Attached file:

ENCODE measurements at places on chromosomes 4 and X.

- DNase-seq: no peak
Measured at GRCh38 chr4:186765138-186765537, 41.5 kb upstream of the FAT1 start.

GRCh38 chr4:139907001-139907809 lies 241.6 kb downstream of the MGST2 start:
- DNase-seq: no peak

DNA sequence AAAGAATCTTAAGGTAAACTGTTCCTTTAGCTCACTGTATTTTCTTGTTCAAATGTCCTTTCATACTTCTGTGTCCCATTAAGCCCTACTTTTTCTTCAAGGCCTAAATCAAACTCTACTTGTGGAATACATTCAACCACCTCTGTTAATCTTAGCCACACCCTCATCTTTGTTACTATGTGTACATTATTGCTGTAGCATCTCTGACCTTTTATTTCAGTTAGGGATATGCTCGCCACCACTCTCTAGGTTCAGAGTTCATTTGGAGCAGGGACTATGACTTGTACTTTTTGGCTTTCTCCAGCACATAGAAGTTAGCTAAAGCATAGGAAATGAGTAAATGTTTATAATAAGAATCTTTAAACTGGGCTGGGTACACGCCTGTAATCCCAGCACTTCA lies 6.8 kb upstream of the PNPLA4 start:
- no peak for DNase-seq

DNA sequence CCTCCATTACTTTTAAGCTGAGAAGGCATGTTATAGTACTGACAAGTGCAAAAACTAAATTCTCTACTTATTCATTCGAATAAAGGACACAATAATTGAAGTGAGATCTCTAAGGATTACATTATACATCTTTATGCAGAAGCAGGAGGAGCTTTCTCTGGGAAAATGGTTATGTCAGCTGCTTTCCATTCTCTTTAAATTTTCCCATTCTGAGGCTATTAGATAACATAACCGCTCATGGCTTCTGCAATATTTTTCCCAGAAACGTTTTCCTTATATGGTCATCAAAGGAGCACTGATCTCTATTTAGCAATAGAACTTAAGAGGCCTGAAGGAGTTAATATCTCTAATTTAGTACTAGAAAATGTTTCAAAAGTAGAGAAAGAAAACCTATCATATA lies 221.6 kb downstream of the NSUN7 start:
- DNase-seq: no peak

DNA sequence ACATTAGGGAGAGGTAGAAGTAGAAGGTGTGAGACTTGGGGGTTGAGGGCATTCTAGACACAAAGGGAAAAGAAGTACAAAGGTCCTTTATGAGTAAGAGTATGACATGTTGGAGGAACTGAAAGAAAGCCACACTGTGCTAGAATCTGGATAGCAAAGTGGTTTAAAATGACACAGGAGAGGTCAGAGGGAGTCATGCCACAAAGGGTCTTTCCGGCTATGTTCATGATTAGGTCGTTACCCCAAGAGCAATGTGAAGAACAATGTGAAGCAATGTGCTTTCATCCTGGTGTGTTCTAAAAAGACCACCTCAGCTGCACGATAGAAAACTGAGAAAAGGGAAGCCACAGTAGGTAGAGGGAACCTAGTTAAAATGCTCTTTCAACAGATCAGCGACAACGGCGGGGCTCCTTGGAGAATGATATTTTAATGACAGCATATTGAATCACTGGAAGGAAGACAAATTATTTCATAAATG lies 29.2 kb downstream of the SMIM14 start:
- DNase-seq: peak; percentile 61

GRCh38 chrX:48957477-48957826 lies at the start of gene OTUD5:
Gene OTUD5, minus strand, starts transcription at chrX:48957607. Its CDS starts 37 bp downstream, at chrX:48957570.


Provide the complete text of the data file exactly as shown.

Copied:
ENCODE measurements at places on chromosomes 4 and X.

- DNase-seq: no peak
Measured at GRCh38 chr4:186765138-186765537, 41.5 kb upstream of the FAT1 start.

GRCh38 chr4:139907001-139907809 lies 241.6 kb downstream of the MGST2 start:
- DNase-seq: no peak

DNA sequence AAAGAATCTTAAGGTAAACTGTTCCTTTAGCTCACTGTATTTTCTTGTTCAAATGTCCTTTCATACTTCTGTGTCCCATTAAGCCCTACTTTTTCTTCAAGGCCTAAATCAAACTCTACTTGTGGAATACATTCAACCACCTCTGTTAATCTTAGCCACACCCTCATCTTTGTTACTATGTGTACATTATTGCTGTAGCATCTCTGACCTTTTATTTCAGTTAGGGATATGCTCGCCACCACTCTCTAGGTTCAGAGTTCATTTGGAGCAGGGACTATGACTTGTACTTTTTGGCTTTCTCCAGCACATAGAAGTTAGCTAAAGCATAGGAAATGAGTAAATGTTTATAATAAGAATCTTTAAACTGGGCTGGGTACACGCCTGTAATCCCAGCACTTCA lies 6.8 kb upstream of the PNPLA4 start:
- no peak for DNase-seq

DNA sequence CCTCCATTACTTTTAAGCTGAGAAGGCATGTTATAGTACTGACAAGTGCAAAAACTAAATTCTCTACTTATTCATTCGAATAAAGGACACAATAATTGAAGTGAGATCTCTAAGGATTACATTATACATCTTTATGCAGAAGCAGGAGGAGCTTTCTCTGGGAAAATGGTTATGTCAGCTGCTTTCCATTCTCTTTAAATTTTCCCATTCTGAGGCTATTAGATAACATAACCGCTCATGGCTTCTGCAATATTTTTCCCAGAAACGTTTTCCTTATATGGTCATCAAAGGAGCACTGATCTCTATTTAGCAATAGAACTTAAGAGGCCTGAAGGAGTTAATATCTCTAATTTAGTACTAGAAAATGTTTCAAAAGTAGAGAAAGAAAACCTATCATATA lies 221.6 kb downstream of the NSUN7 start:
- DNase-seq: no peak

DNA sequence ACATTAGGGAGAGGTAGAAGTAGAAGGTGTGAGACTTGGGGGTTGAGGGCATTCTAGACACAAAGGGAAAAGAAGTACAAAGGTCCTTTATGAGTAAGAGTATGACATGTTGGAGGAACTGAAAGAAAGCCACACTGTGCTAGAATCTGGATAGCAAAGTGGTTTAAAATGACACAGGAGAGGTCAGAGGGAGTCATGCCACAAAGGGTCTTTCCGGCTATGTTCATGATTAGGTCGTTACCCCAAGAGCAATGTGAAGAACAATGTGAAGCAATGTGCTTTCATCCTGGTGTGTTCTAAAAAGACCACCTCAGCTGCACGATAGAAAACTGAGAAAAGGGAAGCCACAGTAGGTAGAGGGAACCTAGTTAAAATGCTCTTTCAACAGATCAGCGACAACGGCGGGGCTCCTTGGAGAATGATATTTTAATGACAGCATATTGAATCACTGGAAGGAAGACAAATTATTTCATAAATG lies 29.2 kb downstream of the SMIM14 start:
- DNase-seq: peak; percentile 61

GRCh38 chrX:48957477-48957826 lies at the start of gene OTUD5:
Gene OTUD5, minus strand, starts transcription at chrX:48957607. Its CDS starts 37 bp downstream, at chrX:48957570.